The Delaware General Assembly recessed on Tuesday, June 30 for the year. Here is a list of bills that ABC was watching throughout the session. There is a limited number due to the General Assembly not be in session the full term due to COFID-19. If you have any questions, please e-mail

SB 239 extends Workplace Fraud to July 2021

Senate Bill 239 was passed in the Delaware General Assembly to extend the effective date for the Delaware Construction Registration Act to July 1, 2021. This act revised the Workplace Fraud Act last June to allow sub to sub-contracting in the same core business. The contractor registry would be used by the Department of Labor to list construction companies that are following the new law. Due to the COVID-19 pandemic it necessitates moving the implementation of the law back a year to 2021. ABC is in support of this legislation as long as enforcement of the Workplace Fraud Act is done under the new set of rules established by legislation passed in June 2019. For a copy of the bill, please click here.

Senate tables changes to apprenticeship

Senate Bill 252 that would have made changes to the public works procurement statute which requires contractors bidding on public works projects to commit to craft training of apprentices and journeyman was tabled for the year. This bill would have required contractors to have apprentices in every trade in their contract. ABC’s position was that you would only be required to have one apprentice in one trade. It also provided the option, to contractors and subcontractors bidding on public works projects, to meet the craft training requirements by paying annually into a state apprenticeship and training fund for as long as the contractor is working on the qualifying contract. For a copy of the bill, click here.

State Capital Budget set at $708 million.

The States capital projects budget passed the General Assembly on June 30, 2020. The bond bill total is $708 million which is a 18% decrease over last year and 21% less than the Governor’s proposal in January. This was due to COFID-19 and removing $231 million in cash and moving it to the operating budget to help balance it. Here is the breakdown: $168 million for school construction; $364 million for transportation projects; $27 million for DNREC; $42 million for the Office of Management and Budget; and $10 million each for Delaware State University, University of Delaware and Delaware Tech. The rest of the bond bill went to Corrections, Delaware State Housing Authority and State. For a full copy of the State bond bill, click here.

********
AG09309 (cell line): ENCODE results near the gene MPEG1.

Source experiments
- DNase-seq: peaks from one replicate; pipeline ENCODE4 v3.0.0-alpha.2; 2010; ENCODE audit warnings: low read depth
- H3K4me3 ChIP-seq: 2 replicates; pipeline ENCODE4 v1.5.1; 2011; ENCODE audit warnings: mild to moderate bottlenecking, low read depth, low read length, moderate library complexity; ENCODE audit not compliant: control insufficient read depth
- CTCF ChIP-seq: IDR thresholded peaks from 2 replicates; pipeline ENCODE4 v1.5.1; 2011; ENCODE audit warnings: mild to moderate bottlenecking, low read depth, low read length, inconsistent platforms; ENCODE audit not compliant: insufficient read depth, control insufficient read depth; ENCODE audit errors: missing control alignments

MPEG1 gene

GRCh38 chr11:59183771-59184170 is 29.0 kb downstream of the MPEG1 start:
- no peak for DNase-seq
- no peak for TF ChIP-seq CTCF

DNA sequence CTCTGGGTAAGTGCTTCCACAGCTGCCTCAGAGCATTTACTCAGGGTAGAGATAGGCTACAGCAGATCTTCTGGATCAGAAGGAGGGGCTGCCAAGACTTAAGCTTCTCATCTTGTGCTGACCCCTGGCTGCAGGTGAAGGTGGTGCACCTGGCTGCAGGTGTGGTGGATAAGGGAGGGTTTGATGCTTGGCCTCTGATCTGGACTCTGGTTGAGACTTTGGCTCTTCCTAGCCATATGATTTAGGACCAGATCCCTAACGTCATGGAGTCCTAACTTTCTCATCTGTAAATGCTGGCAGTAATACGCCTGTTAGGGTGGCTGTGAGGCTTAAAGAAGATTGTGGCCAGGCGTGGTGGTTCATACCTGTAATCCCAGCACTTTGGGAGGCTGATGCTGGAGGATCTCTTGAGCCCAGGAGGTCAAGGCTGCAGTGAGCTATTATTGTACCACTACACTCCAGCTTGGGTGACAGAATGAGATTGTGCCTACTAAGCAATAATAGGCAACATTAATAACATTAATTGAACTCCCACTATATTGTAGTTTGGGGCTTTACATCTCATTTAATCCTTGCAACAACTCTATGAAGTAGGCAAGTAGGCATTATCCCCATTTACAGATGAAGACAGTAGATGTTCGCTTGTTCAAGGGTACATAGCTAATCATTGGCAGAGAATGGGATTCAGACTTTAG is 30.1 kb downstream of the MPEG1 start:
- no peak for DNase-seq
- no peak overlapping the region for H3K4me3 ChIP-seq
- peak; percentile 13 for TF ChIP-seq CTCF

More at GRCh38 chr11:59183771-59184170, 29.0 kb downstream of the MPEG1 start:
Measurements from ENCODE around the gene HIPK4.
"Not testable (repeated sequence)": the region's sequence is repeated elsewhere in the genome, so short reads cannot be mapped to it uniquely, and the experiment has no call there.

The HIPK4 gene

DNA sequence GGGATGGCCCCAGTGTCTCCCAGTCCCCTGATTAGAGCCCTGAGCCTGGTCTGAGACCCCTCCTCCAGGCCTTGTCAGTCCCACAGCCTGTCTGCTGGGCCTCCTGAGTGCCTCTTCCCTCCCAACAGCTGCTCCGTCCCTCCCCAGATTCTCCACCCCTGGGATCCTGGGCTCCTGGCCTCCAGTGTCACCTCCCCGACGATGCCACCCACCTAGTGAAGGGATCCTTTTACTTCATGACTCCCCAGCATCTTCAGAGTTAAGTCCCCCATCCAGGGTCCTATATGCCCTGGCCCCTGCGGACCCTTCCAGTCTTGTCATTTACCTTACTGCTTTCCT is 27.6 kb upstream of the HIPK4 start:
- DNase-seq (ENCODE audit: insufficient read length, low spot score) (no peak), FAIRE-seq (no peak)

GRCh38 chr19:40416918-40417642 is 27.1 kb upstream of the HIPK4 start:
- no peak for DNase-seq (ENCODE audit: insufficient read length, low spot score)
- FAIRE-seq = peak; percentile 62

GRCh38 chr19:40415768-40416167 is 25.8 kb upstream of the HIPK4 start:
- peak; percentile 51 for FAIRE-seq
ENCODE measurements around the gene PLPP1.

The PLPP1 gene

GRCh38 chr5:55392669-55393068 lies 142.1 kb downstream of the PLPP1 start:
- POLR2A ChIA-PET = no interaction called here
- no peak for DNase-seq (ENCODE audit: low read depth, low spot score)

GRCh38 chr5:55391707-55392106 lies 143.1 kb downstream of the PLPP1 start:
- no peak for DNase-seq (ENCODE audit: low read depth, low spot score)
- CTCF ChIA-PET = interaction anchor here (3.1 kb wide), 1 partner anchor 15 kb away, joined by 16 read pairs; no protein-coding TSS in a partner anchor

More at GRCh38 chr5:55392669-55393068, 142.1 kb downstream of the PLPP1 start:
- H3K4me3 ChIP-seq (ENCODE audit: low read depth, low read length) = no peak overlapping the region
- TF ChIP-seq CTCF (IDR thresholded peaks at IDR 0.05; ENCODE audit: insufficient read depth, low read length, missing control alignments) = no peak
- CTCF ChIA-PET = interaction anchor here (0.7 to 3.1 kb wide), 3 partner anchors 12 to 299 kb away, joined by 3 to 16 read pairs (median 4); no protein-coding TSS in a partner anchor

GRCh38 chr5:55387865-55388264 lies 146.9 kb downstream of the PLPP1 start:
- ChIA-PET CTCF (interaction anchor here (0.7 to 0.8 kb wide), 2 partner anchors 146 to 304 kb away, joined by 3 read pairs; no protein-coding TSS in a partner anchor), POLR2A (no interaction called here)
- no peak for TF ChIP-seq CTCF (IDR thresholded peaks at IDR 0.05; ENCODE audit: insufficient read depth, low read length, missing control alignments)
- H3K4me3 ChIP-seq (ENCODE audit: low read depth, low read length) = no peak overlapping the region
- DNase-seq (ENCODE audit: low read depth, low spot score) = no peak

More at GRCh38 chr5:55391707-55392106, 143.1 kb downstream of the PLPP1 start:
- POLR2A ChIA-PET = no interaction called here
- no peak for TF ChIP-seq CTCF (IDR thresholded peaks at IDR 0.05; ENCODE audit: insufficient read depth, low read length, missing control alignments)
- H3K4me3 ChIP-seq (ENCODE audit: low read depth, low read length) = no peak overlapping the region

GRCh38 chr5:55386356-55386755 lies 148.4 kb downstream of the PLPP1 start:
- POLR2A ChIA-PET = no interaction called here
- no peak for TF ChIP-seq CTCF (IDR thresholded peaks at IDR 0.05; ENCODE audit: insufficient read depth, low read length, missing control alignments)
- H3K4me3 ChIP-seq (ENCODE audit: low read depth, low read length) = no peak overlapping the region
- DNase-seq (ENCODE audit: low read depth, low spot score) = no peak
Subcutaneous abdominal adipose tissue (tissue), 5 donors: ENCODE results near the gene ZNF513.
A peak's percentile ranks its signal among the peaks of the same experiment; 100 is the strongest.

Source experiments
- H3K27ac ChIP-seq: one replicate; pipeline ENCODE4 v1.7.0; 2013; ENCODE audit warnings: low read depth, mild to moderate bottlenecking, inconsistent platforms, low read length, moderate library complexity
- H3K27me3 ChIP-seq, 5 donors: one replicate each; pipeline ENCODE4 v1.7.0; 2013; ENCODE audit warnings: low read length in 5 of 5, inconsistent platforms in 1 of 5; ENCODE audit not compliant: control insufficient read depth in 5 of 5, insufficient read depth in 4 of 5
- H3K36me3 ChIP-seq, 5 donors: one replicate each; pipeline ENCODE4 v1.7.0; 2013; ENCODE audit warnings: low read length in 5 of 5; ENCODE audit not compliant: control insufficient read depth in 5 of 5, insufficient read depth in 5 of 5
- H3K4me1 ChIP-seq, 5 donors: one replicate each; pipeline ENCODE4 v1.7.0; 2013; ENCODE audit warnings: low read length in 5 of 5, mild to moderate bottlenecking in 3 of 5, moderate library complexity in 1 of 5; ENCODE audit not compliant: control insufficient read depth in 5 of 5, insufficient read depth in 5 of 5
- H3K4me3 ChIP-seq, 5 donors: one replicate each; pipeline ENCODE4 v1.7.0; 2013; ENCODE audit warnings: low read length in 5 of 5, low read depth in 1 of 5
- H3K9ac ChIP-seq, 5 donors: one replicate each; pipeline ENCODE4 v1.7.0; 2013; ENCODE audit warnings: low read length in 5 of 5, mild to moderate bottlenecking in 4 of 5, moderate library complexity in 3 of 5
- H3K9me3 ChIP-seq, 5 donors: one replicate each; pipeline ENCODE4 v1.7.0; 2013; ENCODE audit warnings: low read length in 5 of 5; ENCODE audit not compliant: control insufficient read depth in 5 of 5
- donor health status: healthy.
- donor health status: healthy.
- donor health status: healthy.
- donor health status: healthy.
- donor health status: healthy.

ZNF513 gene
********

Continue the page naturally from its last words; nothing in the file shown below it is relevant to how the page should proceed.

Governor signs $4.52 billion budget

Governor John Carney signed the $4.52 billion fiscal year 2020 budget. By law, state officials can spend no more than 98 percent of projected revenues. Those estimates took a major hit in March and April due to the economic disruption produced the government-ordered shutdowns related to the COVID-19 outbreak. As usual, more than one-of-every-three dollars in the new state budget is dedicated to public education. The FY 2021 budget contains $1.6442 billion for schools — more than 36.3 percent of the total. Nearly 27.4 percent of the budget ($1.2396 billion) is earmarked for the Department of Health and Social Services (DHSS), including almost $754 million for Medicaid. Despite some cuts, the governor and state officials say they are happy with the spending plan. Schools are fully funded, and state workers won’t have to worry about layoffs, furloughs or cuts to their benefits – at least for another 12 months. For a copy of the full state budget, click here.

Middletown State Rep. Quinn Johnson retiring

Middletown state Rep. Quinn Johnson is not running for re-election. After the state House passed the grants-in-aid and bond bills in a virtual session, the co-chairman of the Joint Finance Committee, he announced he was retiring after 12 years of public service. He called it a “difficult” decision, but one that’s best for his family. “My family…sacrificed a tremendous amount; they are often told that you can’t do things; they’ve got to sit there and listen to you take phone calls; they’ve got to sit there…and go on vacations without you,” the Democrat, who represents the 8th District said. “Everyone will know when the time comes…it’s time for me to give back my time to my family that they have sacrificed over the last 12 years.” Johnson’s retirement means the Joint Finance Committee will get two new co-chairs next year. Co-chairman Sen. Harris McDowell is also retiring from the state legislature.